RICHMOND — Virginia Attorney General Mark R. Herring will make a run for governor in 2021, attempting to use his perch as the state’s top lawyer as a springboard to the Executive Mansion.
“Our work to reduce gun violence, protect healthcare, and pushback on the Trump Administration has been some of the most important work I’ve ever done, and it’s made Virginians’ lives better in real, tangible ways,” he said in an email. “I’ve been really honored to play a part in building a safer, stronger, more economically dynamic and inclusive Commonwealth as a county supervisor, a state senator, and as attorney general, and I think the best way to continue that work would be as Governor. There’s still a lot I want to accomplish as attorney general, but when the time comes I’ll be ready.”
A former state senator from Leesburg, Herring, 57, is getting a jump on what could be a fierce competition for the Democratic nomination. Lt. Gov. Justin Fairfax is considered a likely contender. Richmond Mayor Levar Stoney and former congressman Tom Perriello are often mentioned as possibilities.
“He’s the first. I’m sure he will not be the last,” said John Findlay, spokesman for the Republican Party of Virginia. “We look forward to a very divisive Democrat primary.”
Larry Roberts, Fairfax’s 2017 campaign chairman, said Fairfax will announce his plans “in due course.”
“At this time, he is focused primarily on preparing for the important 2019 General Assembly session, helping Democrats win control of the General Assembly in 2019, and expanding economic security and opportunity for all Virginians,” Roberts said in an email.
Herring is a year into his second four-year term as attorney general. He considered running for governor in the 2017 cycle but bowed out, avoiding a nomination battle against his popular former Senate seatmate, then-Lt. Gov. Ralph Northam (D).
Northam, who won the governorship last year against Republican Ed Gillespie, declined to comment through Mark Bergman, senior adviser for the governor’s political action committee, The Way Ahead PAC.
“The governor’s got a pretty full plate ahead of him,” Bergman said. “He’s got a budget to roll out, he’s got a legislative session ahead of him and legislative elections in the fall. It’s hard to comment on a race that’s three years away.”
In a string of sweeping actions early in his first term, Herring marshaled the powers of his office to legalize same-sex marriage, challenge President Trump’s immigration ban and grant in-state tuition to certain immigrants who were in the country illegally.
The moves made him a star to some in the party’s liberal base, but also made him a target of Republicans’ wrath. Herring had run for attorney general in 2013 on a promise to take the politics out of the office — a swipe at his GOP predecessor, Ken Cuccinelli II, a conservative who had used the post to investigate a university climate scientist and oppose abortion rights.
Although Herring contends that all of his actions were firmly rooted in the law, critics contend he took the conservative politics out of the office and swapped them for the liberal variety.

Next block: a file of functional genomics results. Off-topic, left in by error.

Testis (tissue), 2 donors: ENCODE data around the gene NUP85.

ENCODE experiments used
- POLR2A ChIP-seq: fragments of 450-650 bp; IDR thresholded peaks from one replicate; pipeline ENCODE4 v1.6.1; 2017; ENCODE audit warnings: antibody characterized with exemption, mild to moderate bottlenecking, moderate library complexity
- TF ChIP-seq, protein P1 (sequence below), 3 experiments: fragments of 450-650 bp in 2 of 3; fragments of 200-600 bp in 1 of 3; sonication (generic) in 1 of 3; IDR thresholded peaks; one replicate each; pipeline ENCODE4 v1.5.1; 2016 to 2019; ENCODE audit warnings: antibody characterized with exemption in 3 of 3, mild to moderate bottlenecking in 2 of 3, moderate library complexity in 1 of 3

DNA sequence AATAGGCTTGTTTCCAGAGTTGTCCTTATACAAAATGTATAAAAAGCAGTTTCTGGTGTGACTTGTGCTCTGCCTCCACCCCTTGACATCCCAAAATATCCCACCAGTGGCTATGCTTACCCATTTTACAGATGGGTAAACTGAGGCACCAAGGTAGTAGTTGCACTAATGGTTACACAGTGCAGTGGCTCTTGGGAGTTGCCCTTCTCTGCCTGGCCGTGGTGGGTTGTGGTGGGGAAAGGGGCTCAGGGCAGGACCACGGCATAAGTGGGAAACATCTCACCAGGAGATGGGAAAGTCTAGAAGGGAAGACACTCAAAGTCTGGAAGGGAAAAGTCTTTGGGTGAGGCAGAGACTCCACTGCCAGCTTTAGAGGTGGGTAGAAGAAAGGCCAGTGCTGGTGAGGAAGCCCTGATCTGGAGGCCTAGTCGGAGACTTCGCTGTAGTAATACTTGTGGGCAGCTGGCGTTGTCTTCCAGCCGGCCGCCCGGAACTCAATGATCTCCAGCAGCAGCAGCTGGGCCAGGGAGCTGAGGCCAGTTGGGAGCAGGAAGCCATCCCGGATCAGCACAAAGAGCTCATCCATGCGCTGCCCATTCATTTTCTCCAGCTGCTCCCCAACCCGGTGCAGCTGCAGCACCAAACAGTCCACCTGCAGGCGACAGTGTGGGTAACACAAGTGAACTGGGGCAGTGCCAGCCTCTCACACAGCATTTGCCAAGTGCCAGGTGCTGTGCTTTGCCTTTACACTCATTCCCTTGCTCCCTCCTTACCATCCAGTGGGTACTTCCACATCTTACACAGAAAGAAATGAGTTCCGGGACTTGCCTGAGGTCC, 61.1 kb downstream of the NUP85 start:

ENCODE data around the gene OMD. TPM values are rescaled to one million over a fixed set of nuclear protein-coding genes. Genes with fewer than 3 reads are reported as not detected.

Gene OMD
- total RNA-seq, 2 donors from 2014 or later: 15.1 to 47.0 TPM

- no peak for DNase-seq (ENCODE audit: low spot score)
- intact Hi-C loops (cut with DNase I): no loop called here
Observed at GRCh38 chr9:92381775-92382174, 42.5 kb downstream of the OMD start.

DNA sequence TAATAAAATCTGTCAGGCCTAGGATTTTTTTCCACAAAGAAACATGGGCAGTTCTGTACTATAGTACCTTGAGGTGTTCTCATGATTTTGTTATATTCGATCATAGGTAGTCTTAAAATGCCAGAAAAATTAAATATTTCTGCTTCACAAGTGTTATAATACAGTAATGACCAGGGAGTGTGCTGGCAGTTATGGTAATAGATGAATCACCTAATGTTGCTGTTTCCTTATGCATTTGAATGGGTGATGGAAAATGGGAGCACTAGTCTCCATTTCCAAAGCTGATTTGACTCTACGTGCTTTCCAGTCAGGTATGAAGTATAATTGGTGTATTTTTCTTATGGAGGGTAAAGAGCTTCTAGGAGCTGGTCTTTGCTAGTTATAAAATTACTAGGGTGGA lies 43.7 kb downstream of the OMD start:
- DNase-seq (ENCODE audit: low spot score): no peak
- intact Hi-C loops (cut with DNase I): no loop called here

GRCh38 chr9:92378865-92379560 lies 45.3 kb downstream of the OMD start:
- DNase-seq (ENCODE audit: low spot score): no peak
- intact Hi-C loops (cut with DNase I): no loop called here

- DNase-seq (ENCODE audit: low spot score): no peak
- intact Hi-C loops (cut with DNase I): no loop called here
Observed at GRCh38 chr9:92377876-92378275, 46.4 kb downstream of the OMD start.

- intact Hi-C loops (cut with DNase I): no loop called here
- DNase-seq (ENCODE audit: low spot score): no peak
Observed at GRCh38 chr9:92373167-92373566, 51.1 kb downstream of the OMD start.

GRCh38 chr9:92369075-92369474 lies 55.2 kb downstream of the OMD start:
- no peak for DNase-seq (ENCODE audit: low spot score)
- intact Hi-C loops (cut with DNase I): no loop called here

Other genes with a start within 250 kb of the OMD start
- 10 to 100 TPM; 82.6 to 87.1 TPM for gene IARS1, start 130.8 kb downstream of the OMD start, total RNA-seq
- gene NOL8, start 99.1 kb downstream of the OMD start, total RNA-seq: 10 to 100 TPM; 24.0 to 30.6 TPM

Herring is making his move as Democrats have been on a roll in Virginia, the only Southern state that Trump lost in 2016. A year later, in a blue wave widely seen as a rebuke to Trump, Northam led a sweep of three statewide offices, and Democrats picked up 15 seats in the House of Delegates, all but erasing the Republicans’ 2-to-1 advantage in the chamber. This year, Sen. Tim Kaine (D) easily defeated Corey Stewart (R), a Trump-style provocateur, and Democrats flipped three congressional seats.
With suburban voters energized against Republicans, Democrats hope to take control of the state House of Delegates and Senate in legislative races in November. They need to pick up just two seats in each chamber to gain control. Republicans have not won a statewide election since 2009.
“People used to say that we don’t have a good bench in Virginia, but every year we have a stronger and stronger bench of really good candidates,” said Del. Mark D. Sickles (D-Fairfax). “If Justin Fairfax and Mark Herring run, we’ll have two great candidates for Virginians to choose from.”
State Sen. L. Louise Lucas (D-Portsmouth) cheered Herring’s plans, signaling support from at least some quarters of the legislative black caucus. Fairfax and Stoney are both young black politicians and African American turnout has been a key part of Democrats’ recent successes in Virginia.
“I’ve always appreciated how seriously he takes issues that matter to the African American community, like criminal justice reform, reducing gun violence, and addressing the rise of hate crimes,” she said.
State Sen. Janet D. Howell (D-Fairfax County) called Herring “principled and determined. . . . He’s always been someone that I’ve seen as a rising star.”
Bob Holsworth, a former Virginia Commonwealth University political scientist, said Herring needed to make his plans known early since he bowed out last time around.
“There was some sense that maybe he just wanted to be attorney general for life,” Holsworth said.